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  • iStock/Thinkstock(RIYADH, Saudi Arabia) -- At the stroke of midnight on Sunday, women in Saudi Arabia got behind the wheels of their cars and drove in the streets of the conservative capital Riyadh, a daily mundane act everywhere else but here. They marked the historic end to a ban on women driving, the culmination of more than three decades of activism.Women, with beaming husbands and male relatives by their side in the passenger seats, appeared on Saudi television and on social media platforms driving in the streets of the kingdom. One addressed her fellow women from behind the wheel, “The sky’s the limit. Nothing can stop you.”Traffic policemen were photographed handing out roses to female drivers, an extremely unusual act in a conservative, gender-segregated society where strict rules govern male-female interactions.While some women had been hesitant to drive as soon as the ban lifted -- preferring to wait and see how it goes -- the first hours of Sunday in Saudi still saw an enthusiastic number of women driving.One woman even reportedly got a speeding ticket, seemingly fitting in nicely with her countrymen's taste for speed. Her husband playfully reported on Twitter that his wife was probably the first woman to be fined for speeding, driving 70 in a 55 mph zone. The tweet has since been deleted.Yet not every woman who’s been eager to drive was able to. Some of the women who have been advocating for decades for this very right were still in jail after being detained at the end of May. They were not forgotten in this historic moment though. Fellow activist Manal al-Sharif, who lives in exile, tweeted an announcement of a new campaign channeling the miles women will now be able to drive; to obtain the release of the detained activists; and continue to push for the end of male guardianship laws, the next frontier in women empowerment in Saudi Arabia.Excitement has been steadily building since the king announced the lifting of the ban on women driving last September. Over the past few months, women have enthusiastically gone to auto shows specifically geared toward them, signed up for driving lessons and traded in their foreign licenses for Saudi ones.Pictures of women proudly holding their licenses have abounded on social media and have made the cover of one of the leading Arab women’s magazines, Sayidati.Many Saudi women drive abroad, including in neighboring conservative Arab countries such as Bahrain or the United Arab Emirates. As such, 21 centers were set up to exchange foreign-issued driver licenses for Saudi ones across the provinces of the kingdom. And the first licenses were delivered at the beginning of the month.The world’s most profitable oil company, Saudi Aramco, employing more than 60,000 people in the kingdom and running city-sized compounds, set up a driving school to train thousands of its female employees and female descendants of its employees. One of those brought in to oversee the effort was California driving instructor Norma Adrianzen, who moved to the eastern Saudi city of Dhahran two months ago, along with a Canadian and a British colleague. She has found her Saudi driving students exactly the same as the students she teaches in California, except for one difference: They are very cognizant of the historic nature of their undertaking.“I really felt it became real for them the day they applied for their licenses. They all went quiet in the room. It was surreal and very emotional,” Adrianzen told ABC News.The ages of the students at the school range from 18 to 50. Some already drive abroad; others are first-time drivers.She expects to be in the country over the next two years, with thousands of eager students to teach. And her Canadian colleague Deborah Sherwood would even like to train some of the men in Saudi, known for their love of speed. “They could definitely use some of our training,” she told ABC News in jest. A woman training a man on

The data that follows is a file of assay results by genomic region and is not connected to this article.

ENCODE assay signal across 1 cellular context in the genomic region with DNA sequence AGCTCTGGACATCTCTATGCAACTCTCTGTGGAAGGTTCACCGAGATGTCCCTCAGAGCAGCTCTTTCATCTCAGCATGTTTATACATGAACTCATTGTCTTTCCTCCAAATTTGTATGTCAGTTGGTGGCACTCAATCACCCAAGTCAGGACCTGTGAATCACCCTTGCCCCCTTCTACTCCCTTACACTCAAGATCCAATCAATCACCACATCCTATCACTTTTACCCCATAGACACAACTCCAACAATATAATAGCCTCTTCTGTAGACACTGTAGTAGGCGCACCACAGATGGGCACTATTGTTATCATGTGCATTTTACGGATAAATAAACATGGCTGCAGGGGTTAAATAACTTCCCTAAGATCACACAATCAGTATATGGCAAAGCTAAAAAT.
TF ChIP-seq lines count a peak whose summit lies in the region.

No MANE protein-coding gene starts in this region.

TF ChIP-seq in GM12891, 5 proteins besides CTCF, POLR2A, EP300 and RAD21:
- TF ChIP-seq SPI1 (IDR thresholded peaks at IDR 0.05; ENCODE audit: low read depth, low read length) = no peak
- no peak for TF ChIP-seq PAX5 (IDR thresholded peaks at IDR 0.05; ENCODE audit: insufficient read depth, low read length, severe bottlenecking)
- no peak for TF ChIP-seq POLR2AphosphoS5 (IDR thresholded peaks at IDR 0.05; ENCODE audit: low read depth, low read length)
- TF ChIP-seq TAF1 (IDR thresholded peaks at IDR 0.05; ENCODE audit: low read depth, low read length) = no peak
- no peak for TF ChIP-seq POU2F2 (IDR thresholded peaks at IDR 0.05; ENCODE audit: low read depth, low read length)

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  • Phil Walter/Getty Images(AUCKLAND, New Zealand) -- The prime minister of New Zealand has given birth to a girl.Jacinda Ardern, 37, wrote in a personal Instagram post that her daughter arrived at 4:45 p.m. local time on Thursday, weighing in at 7.3 pounds.It's the first child for Ardern and her partner, Clarke Gayford."Thank you so much for your best wishes and your kindness," Ardern wrote in her post. "We're all doing really well, thanks to the wonderful team at Auckland City Hospital."Ardern became the second elected world leader in modern times to give birth in office, joining the late Pakistan Prime Minister Benazir Bhutto, who gave birth to a daughter in 1990, according to official reports.Ardern is planning to take a six-week leave before returning to work. Winston Peters, New Zealand's deputy prime minister, has taken over in the meantime.Copyright © 2018, ABC Radio. All rights reserved.